In her interdisciplinary practice, Raidel explores the profound transformations occurring in China due to its unprecedented growth and rapid urban changes. She pushes the boundaries of documentary filmmaking, experimenting with new modes of storytelling and innovative methods. Her practice is showcased in her latest book titled „Of Haunted Spaces,“ intertwines a hybrid art film with performative interventions in and on Chinese Ghost cities. Raidel also presents captivating photography captured during her extensive research trips, where she skillfully stages performative acts within these urban settings. Raidel’s work serves as a poignant exploration of the evolving urban landscape, encapsulating the complexities and tensions associated with the forces of modernization and cultural identity. By shedding light on these themes, she invites viewers to reflect on the multifaceted aspects of contemporary societies and the visual representation of these experiences.
What is your first approach to the work? How would you describe your practice?
I am driven by my curiosity for other places and people, and for most of my life, I have lived abroad. I have created my films in Africa, China, and I am currently residing in Singapore. My initial approach involves researching and exploring sites, taking photographs, and embarking on these research trips. However, these journeys often lead me to unexpected outcomes due to the limitations and conditions I encounter as a filmmaker. Interestingly, these limitations have become a catalyst for experimentation. As my practice evolved, I began staging settings, collaborating with performers, and collecting acoustic and visual material that would later be reenacted with actors. This approach has transformed my work into a hybrid form that lies somewhere between documentary and fiction. Similar to documentary theater, I operate on the streets, employing improvisation techniques and equipping my performers with small stories to enact during our film shoots. Within this exhibition, I am showcasing photographs captured during my research trips to various locations in China while working on my film “A Pile of Ghosts” (2021). For me, there is no distinction between photography and cinematography, as both mediums are intertwined. Many of my films resemble tableaux and serve as stages for performative acts. Overall, my creative process embraces a fusion of documentary elements and fictional elements, capturing the essence of the places I explore and incorporating performative elements to bring them to life.
Video, Film, and Installation. What is so riveting in these mediums?
Video, film, and installation demand different presentation settings: the cinema, black box, or expanded cinema. What distinguishes moving images from still images is the presence of sound. After all, what would these images be without the ability to hear them? I find resonance in Trinh T. Minh-ha’s quote, “to hear an image and to see sound.” Sound creates an opening for an additional narrative, a sub-narrative. This is precisely why one of my films is titled “Subverses”; I am constantly seeking new methods of storytelling. In my work, I incorporate pop songs, performative expressions, and a variety of texts often sourced from advertisements, propaganda, and real estate sales promotions. These texts become integral parts of my scripts, and the messages they convey are embodied by performers. Poetry, songs, slogans, ringtones, and even telephone ring tones act as carriers of memories and references. I enjoy playing with these references, evoking them in the viewer’s mind. Anything that cannot be shown or articulated visually can be conveyed through the realm of sound. In this way, my films are like still images that can be listened to.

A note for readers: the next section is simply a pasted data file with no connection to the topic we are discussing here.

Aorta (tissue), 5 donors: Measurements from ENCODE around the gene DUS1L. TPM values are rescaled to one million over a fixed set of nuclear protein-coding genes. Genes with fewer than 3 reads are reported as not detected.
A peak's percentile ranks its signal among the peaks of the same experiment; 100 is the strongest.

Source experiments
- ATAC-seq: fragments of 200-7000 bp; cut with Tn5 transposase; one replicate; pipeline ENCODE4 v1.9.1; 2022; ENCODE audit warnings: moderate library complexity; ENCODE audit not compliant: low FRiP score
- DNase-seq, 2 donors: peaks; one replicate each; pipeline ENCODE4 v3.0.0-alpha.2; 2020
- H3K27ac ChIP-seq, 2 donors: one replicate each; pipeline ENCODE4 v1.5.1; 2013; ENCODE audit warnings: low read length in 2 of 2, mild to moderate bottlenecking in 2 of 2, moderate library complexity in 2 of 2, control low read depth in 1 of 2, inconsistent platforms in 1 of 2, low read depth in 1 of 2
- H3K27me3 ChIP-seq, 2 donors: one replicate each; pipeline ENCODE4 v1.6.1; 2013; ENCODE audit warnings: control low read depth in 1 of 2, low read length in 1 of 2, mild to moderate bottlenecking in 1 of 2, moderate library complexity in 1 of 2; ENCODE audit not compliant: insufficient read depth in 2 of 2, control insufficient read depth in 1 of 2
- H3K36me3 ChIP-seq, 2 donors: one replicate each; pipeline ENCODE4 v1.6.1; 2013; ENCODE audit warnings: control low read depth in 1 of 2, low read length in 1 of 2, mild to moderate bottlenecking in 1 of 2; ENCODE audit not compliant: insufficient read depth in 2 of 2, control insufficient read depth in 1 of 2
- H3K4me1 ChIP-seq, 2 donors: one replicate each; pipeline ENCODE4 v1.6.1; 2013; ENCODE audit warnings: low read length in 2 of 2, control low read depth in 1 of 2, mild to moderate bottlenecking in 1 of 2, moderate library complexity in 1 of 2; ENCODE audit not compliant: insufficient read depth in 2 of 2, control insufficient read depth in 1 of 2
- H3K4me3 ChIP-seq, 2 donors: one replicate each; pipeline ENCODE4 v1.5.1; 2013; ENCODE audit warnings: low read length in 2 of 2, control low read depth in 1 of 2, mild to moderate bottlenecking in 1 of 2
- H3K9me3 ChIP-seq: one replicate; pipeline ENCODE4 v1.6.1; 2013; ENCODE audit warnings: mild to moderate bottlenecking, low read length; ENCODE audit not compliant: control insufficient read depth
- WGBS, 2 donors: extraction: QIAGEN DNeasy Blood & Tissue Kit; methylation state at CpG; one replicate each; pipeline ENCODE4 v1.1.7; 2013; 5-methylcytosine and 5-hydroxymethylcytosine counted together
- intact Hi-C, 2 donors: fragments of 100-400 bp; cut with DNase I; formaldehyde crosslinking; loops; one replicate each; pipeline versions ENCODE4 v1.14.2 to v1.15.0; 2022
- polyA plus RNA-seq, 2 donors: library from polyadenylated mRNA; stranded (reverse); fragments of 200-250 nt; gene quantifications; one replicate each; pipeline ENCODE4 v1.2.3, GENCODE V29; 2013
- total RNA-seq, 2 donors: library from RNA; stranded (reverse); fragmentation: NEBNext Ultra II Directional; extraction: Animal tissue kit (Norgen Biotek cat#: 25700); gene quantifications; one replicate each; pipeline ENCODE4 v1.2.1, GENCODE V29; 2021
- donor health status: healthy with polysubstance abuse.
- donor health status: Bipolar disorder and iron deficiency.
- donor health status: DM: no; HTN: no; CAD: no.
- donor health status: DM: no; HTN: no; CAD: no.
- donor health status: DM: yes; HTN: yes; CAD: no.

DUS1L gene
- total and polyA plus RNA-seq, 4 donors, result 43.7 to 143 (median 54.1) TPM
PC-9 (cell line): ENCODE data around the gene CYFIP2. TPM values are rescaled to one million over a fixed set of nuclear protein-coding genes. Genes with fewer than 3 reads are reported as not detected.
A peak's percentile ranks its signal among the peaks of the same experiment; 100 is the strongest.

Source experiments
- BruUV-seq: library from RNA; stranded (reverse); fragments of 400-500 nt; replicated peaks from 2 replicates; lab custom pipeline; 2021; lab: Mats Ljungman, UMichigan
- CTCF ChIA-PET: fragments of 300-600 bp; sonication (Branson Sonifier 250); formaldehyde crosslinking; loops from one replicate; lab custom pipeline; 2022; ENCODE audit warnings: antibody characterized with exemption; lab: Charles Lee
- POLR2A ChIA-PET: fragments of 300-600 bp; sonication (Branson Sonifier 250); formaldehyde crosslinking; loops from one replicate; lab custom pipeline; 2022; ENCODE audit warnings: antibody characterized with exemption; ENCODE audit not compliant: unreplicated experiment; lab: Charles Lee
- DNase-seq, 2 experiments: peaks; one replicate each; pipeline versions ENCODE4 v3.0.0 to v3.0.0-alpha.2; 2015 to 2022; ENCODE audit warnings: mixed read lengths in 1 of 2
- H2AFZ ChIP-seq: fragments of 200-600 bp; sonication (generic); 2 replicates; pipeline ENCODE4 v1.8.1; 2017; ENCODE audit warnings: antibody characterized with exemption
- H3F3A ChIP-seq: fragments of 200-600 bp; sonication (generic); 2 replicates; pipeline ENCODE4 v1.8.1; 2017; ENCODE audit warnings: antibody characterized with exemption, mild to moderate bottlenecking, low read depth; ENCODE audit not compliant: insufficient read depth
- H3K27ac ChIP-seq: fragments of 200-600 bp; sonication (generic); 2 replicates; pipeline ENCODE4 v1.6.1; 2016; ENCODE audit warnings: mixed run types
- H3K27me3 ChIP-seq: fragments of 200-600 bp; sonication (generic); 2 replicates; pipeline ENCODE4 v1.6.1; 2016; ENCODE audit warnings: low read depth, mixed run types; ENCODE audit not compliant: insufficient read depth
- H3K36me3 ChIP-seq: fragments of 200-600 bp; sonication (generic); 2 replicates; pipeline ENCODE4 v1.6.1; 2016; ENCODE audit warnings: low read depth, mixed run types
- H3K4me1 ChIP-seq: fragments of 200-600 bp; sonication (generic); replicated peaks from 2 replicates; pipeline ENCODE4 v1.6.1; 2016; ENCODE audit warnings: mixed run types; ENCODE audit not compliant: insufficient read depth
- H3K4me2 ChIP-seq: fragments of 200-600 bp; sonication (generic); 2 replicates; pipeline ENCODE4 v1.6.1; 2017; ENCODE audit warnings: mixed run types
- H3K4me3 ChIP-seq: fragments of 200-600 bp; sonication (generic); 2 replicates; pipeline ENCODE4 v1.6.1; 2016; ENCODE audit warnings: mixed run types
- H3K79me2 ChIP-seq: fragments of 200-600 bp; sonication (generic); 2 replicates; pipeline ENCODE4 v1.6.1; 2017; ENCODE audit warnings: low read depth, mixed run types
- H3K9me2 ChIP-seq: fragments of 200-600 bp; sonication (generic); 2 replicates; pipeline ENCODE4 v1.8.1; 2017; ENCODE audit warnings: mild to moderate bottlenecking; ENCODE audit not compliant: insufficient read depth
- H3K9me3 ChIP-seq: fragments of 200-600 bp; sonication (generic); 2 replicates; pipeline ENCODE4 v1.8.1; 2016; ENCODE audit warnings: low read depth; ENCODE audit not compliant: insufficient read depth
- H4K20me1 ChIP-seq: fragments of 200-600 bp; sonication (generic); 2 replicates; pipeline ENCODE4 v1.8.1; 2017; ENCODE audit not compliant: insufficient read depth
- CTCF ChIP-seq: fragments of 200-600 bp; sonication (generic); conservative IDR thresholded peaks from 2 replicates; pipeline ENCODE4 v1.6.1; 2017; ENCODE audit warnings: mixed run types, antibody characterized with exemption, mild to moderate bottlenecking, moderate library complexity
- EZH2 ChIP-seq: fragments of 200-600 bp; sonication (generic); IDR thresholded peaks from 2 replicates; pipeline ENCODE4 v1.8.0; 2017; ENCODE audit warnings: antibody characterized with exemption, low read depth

You have lived in many different big cities. How does it influence your work?
I have always been intrigued by architecture and urbanization. In fact, I initially began my journey as an architectural photographer before transitioning to working with moving images. This enduring curiosity for cities, particularly Asian cities, has greatly influenced my artistic perspective. Living in these dynamic places, I witness the ongoing changes on a daily basis, and throughout the years, I have witnessed these cities expanding and evolving. My artistic practice serves as a reflection of my own living conditions. Through my work, I strive to comprehend and make sense of the environment in which I reside. It is a means for me to explore and navigate the intricacies of these urban landscapes, capturing their essence and offering insights into the complex relationship between humans and the built environment.
How have your experiences in Taiwan and China influenced your work?
I am an avid enthusiast of Chinese language cinema, particularly Taiwan New Wave and Chinese Independent cinema. Throughout my artistic journey, my work has consistently evolved in parallel with my research in film. I have had the privilege of conducting interviews with Chinese and Taiwanese filmmakers, and my thesis focused on the Malaysian-born arthouse director Tsai Ming-Liang. Moreover, I have published works discussing cinema from East and Southeast Asian regions. It is not only these countries and places that have influenced my work, but also the art of cinema itself. My academic career has flourished as a result of my deep interest in film. As a filmmaker, my own work has been significantly shaped by the films I have encountered. What I have witnessed on screen has permeated my reality. To illustrate, consider Tsai Ming-Liang and his film „The River“ (1997), a story characterized by minimal dialogue, set in Taipei, plagued by perpetual rain, broken water pipes, flooding, and dysfunctional family dynamics. Initially, I perceived it as a mere artistic expression, almost like a joke. However, once I found myself living in Taipei, the city felt akin to a Tsai Ming-Liang film. This, in essence, is my reality—a deep appreciation for cinema’s ability to portray reality within the realm of fiction, blurring the boundaries between imagination and lived experience, ultimately rendering it more genuine than one can fathom.